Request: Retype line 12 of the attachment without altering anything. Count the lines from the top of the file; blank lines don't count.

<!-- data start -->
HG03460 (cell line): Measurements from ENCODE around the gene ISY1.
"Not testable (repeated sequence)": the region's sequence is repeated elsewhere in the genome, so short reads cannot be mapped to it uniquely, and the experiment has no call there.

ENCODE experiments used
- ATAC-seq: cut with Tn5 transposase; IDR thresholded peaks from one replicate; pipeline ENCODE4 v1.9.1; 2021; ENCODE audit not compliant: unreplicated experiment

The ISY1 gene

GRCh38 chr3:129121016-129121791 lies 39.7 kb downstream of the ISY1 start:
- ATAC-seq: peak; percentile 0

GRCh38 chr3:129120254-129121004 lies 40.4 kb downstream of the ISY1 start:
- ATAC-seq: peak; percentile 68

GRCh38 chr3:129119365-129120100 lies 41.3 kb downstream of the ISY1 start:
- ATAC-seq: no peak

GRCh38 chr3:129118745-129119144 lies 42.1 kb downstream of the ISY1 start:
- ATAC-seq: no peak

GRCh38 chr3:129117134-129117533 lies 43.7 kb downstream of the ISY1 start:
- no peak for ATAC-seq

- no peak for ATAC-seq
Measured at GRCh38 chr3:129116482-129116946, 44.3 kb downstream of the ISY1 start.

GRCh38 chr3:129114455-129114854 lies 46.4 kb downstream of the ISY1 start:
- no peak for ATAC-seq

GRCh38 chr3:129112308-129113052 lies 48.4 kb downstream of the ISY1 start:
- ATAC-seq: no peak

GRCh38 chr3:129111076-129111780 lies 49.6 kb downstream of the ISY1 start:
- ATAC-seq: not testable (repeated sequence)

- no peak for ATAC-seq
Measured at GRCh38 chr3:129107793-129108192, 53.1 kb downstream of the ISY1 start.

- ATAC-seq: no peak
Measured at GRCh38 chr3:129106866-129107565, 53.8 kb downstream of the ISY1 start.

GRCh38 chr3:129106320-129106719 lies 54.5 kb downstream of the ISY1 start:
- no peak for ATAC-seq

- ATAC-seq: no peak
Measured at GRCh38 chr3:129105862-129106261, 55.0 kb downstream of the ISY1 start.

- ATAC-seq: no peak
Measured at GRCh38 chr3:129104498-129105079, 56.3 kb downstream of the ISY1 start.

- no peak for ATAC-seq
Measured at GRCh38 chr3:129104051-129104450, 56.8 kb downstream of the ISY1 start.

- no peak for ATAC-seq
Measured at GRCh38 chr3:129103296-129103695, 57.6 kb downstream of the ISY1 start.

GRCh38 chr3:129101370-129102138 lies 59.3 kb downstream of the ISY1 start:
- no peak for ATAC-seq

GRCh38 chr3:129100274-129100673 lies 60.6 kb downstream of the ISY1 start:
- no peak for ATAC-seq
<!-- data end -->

GRCh38 chr3:129118745-129119144 lies 42.1 kb downstream of the ISY1 start: